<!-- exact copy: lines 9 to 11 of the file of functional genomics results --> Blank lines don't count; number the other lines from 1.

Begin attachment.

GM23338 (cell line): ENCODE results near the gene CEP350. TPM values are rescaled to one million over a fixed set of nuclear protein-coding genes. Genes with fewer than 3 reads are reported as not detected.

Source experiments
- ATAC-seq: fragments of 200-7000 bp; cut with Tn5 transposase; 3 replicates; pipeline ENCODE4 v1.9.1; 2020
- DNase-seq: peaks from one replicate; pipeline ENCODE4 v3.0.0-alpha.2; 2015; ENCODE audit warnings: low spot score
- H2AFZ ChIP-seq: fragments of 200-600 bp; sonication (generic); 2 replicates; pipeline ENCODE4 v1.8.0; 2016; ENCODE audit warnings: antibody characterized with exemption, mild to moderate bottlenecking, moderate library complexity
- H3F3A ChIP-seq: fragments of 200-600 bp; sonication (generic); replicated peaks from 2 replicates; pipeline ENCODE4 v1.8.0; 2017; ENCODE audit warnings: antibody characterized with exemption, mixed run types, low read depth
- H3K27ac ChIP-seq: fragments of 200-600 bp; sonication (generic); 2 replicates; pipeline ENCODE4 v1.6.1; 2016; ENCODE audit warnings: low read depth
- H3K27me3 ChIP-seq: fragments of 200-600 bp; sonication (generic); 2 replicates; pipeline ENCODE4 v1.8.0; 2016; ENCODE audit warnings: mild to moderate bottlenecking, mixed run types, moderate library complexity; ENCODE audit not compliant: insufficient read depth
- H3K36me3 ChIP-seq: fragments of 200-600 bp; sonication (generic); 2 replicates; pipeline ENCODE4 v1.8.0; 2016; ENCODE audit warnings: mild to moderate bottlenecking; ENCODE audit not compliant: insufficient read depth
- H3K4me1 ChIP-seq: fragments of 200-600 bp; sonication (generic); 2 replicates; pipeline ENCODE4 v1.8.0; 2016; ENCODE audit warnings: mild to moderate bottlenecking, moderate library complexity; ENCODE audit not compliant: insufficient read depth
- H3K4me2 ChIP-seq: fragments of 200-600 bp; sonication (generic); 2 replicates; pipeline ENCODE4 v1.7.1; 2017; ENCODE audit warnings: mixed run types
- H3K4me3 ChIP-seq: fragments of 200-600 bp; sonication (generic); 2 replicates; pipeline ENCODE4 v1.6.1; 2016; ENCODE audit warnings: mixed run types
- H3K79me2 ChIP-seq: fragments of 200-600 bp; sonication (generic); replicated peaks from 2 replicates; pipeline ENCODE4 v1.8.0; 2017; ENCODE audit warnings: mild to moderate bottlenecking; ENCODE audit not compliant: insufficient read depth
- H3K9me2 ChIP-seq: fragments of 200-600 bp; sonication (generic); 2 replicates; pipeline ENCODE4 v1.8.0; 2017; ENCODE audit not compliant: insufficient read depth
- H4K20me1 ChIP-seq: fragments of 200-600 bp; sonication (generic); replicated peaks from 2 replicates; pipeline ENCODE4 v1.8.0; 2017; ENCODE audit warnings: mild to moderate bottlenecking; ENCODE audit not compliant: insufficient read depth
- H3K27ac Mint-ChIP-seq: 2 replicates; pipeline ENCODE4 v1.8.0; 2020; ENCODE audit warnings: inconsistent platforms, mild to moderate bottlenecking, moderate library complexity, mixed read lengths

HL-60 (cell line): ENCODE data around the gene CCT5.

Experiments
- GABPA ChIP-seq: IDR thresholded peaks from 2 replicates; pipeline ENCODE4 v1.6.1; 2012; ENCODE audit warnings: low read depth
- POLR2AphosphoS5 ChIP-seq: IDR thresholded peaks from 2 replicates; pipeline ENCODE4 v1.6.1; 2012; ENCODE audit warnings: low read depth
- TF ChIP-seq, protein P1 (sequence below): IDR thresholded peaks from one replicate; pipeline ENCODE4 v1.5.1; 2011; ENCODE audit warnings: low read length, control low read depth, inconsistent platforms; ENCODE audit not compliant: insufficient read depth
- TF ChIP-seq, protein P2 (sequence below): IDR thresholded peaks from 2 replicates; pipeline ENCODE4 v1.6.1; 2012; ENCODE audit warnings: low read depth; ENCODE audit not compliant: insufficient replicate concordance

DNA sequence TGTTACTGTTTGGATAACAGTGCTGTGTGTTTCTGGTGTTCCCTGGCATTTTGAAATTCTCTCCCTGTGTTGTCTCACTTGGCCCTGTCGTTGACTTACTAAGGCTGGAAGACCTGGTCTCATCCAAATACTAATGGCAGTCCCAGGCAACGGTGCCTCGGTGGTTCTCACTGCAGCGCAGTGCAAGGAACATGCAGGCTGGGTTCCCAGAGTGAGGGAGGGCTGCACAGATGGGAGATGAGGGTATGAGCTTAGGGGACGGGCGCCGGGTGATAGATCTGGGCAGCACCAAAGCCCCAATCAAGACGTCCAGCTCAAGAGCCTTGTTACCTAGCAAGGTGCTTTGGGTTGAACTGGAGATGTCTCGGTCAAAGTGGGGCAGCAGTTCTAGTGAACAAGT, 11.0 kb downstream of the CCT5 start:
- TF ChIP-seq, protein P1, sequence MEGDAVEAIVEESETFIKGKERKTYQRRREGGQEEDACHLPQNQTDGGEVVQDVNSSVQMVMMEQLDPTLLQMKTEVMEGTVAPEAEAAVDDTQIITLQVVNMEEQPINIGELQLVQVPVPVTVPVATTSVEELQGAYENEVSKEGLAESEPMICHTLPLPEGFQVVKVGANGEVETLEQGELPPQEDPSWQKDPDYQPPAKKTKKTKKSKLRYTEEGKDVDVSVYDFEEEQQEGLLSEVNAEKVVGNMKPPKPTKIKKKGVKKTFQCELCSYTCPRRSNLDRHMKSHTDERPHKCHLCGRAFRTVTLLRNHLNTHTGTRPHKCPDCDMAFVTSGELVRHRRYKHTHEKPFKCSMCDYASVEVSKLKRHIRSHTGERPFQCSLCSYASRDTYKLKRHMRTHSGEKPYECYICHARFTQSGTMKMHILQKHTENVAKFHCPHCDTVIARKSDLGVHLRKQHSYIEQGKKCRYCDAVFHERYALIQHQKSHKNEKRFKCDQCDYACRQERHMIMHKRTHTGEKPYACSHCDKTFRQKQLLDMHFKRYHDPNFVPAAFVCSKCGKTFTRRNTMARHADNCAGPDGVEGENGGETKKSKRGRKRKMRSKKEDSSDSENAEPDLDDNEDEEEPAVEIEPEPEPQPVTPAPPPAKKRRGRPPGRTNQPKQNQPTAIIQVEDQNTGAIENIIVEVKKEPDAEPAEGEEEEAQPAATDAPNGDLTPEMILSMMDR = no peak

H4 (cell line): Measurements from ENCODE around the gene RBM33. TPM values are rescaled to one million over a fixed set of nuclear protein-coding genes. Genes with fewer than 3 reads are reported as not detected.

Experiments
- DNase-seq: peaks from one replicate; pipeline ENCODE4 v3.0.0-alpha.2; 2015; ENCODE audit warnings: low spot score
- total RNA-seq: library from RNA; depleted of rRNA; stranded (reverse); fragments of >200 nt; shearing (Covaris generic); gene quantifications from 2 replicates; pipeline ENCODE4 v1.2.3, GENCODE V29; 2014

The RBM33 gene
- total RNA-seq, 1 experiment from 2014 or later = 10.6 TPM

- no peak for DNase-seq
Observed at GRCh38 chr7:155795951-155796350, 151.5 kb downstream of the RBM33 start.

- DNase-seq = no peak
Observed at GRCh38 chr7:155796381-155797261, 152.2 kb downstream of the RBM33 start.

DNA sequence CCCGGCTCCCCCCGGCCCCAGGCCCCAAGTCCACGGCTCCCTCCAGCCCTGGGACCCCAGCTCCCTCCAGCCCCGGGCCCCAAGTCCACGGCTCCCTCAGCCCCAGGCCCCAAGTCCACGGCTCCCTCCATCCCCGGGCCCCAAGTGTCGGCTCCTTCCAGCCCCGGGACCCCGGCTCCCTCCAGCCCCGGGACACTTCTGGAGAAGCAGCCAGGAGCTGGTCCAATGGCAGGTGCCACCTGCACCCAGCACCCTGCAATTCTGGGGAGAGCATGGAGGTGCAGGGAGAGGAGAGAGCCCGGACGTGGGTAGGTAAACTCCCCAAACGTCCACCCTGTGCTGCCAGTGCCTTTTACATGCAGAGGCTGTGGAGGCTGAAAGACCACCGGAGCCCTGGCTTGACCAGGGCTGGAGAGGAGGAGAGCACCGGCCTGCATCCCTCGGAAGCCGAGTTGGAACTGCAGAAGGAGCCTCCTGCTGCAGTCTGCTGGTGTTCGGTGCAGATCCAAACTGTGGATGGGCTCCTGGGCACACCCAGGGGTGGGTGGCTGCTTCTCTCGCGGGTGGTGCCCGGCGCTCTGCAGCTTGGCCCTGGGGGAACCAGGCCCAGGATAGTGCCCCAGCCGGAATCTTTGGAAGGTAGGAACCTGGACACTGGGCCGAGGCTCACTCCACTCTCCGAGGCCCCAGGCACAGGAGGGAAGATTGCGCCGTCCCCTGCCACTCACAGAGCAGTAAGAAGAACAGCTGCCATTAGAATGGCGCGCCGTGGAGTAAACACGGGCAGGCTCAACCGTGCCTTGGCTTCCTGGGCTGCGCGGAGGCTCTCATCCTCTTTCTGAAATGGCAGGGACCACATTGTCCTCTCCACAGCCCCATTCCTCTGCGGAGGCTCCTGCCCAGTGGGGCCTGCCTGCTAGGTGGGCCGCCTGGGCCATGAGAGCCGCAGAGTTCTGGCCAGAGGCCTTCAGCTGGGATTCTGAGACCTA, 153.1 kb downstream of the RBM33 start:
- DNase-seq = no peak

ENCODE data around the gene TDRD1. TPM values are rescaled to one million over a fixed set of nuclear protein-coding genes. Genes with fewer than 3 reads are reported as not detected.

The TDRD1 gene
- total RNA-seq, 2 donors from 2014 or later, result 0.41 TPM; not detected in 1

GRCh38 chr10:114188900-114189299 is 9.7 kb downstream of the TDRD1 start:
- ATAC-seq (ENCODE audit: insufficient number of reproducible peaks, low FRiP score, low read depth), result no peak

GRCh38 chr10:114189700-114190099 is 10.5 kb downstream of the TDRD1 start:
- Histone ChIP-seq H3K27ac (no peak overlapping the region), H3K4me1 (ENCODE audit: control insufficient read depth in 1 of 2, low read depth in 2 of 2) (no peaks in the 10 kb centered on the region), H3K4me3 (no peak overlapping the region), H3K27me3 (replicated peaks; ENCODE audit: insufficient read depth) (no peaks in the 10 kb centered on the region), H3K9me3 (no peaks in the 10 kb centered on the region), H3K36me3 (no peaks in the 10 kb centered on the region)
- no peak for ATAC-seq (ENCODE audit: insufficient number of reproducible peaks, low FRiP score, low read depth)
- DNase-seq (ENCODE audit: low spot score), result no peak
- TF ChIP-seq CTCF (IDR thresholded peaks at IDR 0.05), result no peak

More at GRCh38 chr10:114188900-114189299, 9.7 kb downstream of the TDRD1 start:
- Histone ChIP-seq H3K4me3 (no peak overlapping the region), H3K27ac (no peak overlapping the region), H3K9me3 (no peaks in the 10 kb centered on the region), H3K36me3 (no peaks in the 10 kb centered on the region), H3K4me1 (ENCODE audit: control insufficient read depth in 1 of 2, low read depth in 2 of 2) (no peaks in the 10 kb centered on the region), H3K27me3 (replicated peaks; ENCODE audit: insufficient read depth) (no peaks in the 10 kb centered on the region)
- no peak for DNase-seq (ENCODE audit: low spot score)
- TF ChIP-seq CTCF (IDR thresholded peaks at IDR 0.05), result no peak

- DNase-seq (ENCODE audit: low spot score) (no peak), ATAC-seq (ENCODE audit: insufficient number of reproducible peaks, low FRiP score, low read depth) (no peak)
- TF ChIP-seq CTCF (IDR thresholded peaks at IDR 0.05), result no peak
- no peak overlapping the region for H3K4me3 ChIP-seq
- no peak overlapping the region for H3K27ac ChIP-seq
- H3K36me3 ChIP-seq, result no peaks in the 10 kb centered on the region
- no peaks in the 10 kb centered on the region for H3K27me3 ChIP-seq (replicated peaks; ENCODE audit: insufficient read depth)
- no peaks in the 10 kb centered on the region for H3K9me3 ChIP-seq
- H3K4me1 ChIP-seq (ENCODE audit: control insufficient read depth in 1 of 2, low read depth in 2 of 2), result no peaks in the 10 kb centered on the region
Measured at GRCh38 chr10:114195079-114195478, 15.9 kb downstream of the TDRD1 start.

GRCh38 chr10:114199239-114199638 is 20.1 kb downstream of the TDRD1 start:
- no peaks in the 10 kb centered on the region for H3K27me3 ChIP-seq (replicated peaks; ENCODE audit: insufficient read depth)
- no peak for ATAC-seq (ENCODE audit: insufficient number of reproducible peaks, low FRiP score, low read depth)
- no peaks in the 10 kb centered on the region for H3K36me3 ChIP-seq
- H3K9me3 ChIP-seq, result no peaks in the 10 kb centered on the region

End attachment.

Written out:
- H3K36me3 ChIP-seq: fragments of 200-600 bp; sonication (generic); 2 replicates; pipeline ENCODE4 v1.8.0; 2016; ENCODE audit warnings: mild to moderate bottlenecking; ENCODE audit not compliant: insufficient read depth
- H3K4me1 ChIP-seq: fragments of 200-600 bp; sonication (generic); 2 replicates; pipeline ENCODE4 v1.8.0; 2016; ENCODE audit warnings: mild to moderate bottlenecking, moderate library complexity; ENCODE audit not compliant: insufficient read depth
- H3K4me2 ChIP-seq: fragments of 200-600 bp; sonication (generic); 2 replicates; pipeline ENCODE4 v1.7.1; 2017; ENCODE audit warnings: mixed run types